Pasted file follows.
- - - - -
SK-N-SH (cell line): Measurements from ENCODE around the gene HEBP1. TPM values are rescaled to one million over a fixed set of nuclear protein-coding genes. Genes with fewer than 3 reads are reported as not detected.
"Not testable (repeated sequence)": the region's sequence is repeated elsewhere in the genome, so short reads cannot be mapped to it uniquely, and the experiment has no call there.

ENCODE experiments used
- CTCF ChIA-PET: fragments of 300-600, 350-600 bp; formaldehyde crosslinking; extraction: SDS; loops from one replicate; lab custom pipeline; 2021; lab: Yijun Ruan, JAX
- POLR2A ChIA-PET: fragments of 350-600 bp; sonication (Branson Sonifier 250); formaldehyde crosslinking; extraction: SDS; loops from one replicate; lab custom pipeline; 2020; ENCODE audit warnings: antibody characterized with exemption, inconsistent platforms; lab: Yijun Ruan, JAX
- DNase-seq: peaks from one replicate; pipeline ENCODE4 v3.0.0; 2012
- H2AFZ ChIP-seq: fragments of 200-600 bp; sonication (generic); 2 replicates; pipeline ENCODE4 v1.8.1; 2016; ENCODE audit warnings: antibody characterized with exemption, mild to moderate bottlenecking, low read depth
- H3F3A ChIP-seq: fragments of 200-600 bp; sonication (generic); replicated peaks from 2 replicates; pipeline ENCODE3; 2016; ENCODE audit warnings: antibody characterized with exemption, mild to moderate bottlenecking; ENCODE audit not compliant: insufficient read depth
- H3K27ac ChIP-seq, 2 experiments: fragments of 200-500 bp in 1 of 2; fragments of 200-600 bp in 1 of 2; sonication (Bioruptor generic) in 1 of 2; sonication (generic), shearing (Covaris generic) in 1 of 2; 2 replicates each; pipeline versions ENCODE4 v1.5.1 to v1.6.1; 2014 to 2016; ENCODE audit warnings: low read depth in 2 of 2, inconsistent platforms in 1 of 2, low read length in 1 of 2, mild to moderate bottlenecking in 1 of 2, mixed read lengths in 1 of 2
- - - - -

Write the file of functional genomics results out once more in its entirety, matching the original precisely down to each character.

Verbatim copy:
SK-N-SH (cell line): Measurements from ENCODE around the gene HEBP1. TPM values are rescaled to one million over a fixed set of nuclear protein-coding genes. Genes with fewer than 3 reads are reported as not detected.
"Not testable (repeated sequence)": the region's sequence is repeated elsewhere in the genome, so short reads cannot be mapped to it uniquely, and the experiment has no call there.

ENCODE experiments used
- CTCF ChIA-PET: fragments of 300-600, 350-600 bp; formaldehyde crosslinking; extraction: SDS; loops from one replicate; lab custom pipeline; 2021; lab: Yijun Ruan, JAX
- POLR2A ChIA-PET: fragments of 350-600 bp; sonication (Branson Sonifier 250); formaldehyde crosslinking; extraction: SDS; loops from one replicate; lab custom pipeline; 2020; ENCODE audit warnings: antibody characterized with exemption, inconsistent platforms; lab: Yijun Ruan, JAX
- DNase-seq: peaks from one replicate; pipeline ENCODE4 v3.0.0; 2012
- H2AFZ ChIP-seq: fragments of 200-600 bp; sonication (generic); 2 replicates; pipeline ENCODE4 v1.8.1; 2016; ENCODE audit warnings: antibody characterized with exemption, mild to moderate bottlenecking, low read depth
- H3F3A ChIP-seq: fragments of 200-600 bp; sonication (generic); replicated peaks from 2 replicates; pipeline ENCODE3; 2016; ENCODE audit warnings: antibody characterized with exemption, mild to moderate bottlenecking; ENCODE audit not compliant: insufficient read depth
- H3K27ac ChIP-seq, 2 experiments: fragments of 200-500 bp in 1 of 2; fragments of 200-600 bp in 1 of 2; sonication (Bioruptor generic) in 1 of 2; sonication (generic), shearing (Covaris generic) in 1 of 2; 2 replicates each; pipeline versions ENCODE4 v1.5.1 to v1.6.1; 2014 to 2016; ENCODE audit warnings: low read depth in 2 of 2, inconsistent platforms in 1 of 2, low read length in 1 of 2, mild to moderate bottlenecking in 1 of 2, mixed read lengths in 1 of 2